The Sinclair ZX81 and Timex/Sinclair 1000 are two small, lightweight computers originally introduced in the early 1980s and sold for $100 or less. In addition to purchasing them used, you can still buy them new in kit form on the internet, so many are still in use today.
The ZX81 and T/S 1000 are much the same, except that one has 1K of memory (RAM) and the other (the 1000) has 2K. Both computers connect to a regular cassette player or recorder for storing and retrieving data, which is carried out by recording different tones on normal cassette tapes. Both computers also use a television for video, rather than a monitor. However, performance can vary depending upon your choice of a cassette player/recorder and television.
If you only want to load programs from commercial software tapes designed for the T/S 1000 or Sinclair ZX81, a cassette player with an earphone jack will be sufficient. On the other hand, if you plan to save data or new programs (you can write them with the built-in programming language) to tapes, you will need a cassette recorder with earphone and microphone jacks. If they weren’t included with the computer, you will need audio wires for connecting the earphone and microphone jacks of the cassette player/recorder to the computer. You should avoid cassette players and recorders which only run on batteries, as a change in the recording speed (due to weakened batteries) could cause data to be improperly stored or received. If a cassette recorder has a voice-activation recording feature, it should be turned off. From my experience, the Radio Shack CTR-69 cassette recorder was more reliable than a slightly older battery-powered Panasonic unit with a built-in radio.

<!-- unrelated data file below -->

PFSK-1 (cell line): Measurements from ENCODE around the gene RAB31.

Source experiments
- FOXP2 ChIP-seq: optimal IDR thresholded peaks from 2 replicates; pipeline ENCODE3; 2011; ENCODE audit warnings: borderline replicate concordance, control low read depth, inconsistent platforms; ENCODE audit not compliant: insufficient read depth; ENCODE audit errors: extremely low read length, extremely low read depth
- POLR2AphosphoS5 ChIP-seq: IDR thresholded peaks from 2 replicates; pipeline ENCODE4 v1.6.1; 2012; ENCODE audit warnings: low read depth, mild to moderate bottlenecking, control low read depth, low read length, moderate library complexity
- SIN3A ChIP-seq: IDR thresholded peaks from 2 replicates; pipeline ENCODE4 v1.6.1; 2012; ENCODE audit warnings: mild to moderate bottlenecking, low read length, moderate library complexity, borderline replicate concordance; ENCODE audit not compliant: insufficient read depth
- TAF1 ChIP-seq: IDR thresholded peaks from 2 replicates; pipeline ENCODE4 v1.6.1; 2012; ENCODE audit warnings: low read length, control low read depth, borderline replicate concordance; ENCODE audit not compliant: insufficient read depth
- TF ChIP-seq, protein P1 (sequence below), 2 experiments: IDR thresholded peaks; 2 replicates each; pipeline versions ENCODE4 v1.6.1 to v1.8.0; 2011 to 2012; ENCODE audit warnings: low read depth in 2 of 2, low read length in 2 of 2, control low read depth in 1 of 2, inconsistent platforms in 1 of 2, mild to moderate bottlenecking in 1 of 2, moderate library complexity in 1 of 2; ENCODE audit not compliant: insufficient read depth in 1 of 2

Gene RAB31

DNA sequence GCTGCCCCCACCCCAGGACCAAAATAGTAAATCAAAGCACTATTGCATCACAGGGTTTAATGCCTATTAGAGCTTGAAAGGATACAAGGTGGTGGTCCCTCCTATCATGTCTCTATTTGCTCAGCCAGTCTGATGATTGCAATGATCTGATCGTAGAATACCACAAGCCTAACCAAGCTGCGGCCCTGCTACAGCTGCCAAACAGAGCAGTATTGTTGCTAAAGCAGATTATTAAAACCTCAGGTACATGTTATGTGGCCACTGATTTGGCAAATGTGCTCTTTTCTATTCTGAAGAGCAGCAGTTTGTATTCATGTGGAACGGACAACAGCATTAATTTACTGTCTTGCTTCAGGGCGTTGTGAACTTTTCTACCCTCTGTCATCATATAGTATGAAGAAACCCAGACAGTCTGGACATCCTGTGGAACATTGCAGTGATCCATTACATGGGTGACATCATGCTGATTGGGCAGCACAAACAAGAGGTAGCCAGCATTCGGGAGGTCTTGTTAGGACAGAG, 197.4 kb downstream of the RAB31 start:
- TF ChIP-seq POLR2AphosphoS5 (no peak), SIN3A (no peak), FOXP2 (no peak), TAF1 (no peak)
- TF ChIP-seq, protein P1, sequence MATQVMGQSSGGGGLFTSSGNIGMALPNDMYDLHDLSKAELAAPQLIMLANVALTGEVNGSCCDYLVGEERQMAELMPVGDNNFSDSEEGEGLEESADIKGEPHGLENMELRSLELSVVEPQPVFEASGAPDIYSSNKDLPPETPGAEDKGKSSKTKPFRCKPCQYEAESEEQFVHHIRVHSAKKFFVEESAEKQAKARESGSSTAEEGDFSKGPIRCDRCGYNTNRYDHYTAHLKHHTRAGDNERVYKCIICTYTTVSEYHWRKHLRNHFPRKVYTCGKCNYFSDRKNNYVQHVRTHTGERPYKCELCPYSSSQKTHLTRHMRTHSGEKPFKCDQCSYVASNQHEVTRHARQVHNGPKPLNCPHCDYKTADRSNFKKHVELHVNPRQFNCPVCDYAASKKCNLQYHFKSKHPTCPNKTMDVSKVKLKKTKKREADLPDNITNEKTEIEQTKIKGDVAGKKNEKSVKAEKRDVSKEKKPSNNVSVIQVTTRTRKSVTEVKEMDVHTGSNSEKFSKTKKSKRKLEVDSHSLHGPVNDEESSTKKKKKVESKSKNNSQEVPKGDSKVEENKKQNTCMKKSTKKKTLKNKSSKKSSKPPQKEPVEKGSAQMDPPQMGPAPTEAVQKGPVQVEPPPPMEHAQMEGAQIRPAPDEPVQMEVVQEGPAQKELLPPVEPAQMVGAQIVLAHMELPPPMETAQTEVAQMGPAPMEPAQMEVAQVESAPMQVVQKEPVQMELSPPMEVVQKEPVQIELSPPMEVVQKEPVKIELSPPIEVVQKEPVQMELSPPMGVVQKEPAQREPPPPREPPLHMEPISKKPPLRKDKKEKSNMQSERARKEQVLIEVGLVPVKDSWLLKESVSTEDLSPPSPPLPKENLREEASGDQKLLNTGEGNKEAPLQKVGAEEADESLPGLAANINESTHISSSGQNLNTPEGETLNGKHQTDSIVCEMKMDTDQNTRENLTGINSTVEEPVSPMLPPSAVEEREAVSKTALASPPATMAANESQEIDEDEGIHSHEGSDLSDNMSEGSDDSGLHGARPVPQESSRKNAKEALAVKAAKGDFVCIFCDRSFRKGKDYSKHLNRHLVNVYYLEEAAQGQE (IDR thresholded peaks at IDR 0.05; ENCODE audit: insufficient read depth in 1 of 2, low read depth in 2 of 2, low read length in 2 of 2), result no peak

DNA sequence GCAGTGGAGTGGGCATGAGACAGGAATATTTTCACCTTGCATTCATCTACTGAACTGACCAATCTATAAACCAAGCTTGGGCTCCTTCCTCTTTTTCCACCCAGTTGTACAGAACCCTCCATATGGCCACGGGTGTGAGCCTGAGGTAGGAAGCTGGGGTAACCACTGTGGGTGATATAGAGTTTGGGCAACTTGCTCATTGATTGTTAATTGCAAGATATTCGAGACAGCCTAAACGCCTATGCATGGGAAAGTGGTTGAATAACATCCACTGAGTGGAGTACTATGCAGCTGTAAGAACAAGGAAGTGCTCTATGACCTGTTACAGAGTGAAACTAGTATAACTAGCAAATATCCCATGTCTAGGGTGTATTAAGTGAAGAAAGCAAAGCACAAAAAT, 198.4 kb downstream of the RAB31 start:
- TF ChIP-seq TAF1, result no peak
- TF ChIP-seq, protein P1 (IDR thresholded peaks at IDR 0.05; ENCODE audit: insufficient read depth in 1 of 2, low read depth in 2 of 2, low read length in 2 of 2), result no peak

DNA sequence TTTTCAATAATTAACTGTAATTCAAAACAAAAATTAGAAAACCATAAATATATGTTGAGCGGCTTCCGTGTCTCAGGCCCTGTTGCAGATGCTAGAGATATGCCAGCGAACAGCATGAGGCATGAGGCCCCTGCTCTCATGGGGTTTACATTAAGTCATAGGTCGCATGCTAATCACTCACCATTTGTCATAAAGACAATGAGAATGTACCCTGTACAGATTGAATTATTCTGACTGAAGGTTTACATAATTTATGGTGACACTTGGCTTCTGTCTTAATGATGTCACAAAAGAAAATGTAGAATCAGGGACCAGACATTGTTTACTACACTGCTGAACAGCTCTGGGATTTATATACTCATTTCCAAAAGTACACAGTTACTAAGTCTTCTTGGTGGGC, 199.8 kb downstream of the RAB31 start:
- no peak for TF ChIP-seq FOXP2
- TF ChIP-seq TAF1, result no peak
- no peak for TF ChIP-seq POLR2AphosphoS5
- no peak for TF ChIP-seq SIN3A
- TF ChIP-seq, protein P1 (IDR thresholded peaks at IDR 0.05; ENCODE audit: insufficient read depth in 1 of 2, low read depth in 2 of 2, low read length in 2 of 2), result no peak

A pre-1985 television may provide better results from the Sinclair than newer TVs. FOr example, I found that a Hitachi from the late-1970s produced a better and more stable picture than a Toshiba made later on in the ’80s. You may need a 300-75ohm adapter to connect the computer’s TV/computer switchbox to the television. The video input jacks (RCA-type) on some televisions are of no use for this type of computer, and an RF modulator is not necessary. As the Timex and ZX81 only use black and white, a B&W television is just as good as one with color.
After successfully setting up the computer, you can use software on tapes or create your own programs. These computers are useful for games, some types of financial calculations, and minimal data storage, but their keyboards and limited memory make them unattractive for word processing or other tasks involving a large amount of data. The newer Timex/Sinclair 1500 is somewhat preferable for this sort of task, as it comes with 16K memory and has a slightly improved keyboard. The built-in programming language on ROM is somewhat like GWBASIC, but is incorporated in the operating system. While 1-2K of memory seems extremely small, surprisingly complex programs can be fit into this much memory if the programmer tries to make them very efficient. For more memory, a 16K expansion unit can be purchased which plugs into the back of the computer.
These computers and their accessories & software are most commonly found on eBay.com. They can also be purchased in kit form at zx81kit.co.uk and zebrasystems.com, which also sells Sinclair accessories. The Timex/Sinclair 1500 (mentioned in the previous paragraph) is less common but can be found on eBay at times. You may be able to find them occasionally at yard sales, thrift shops, and used merchandise stores as well.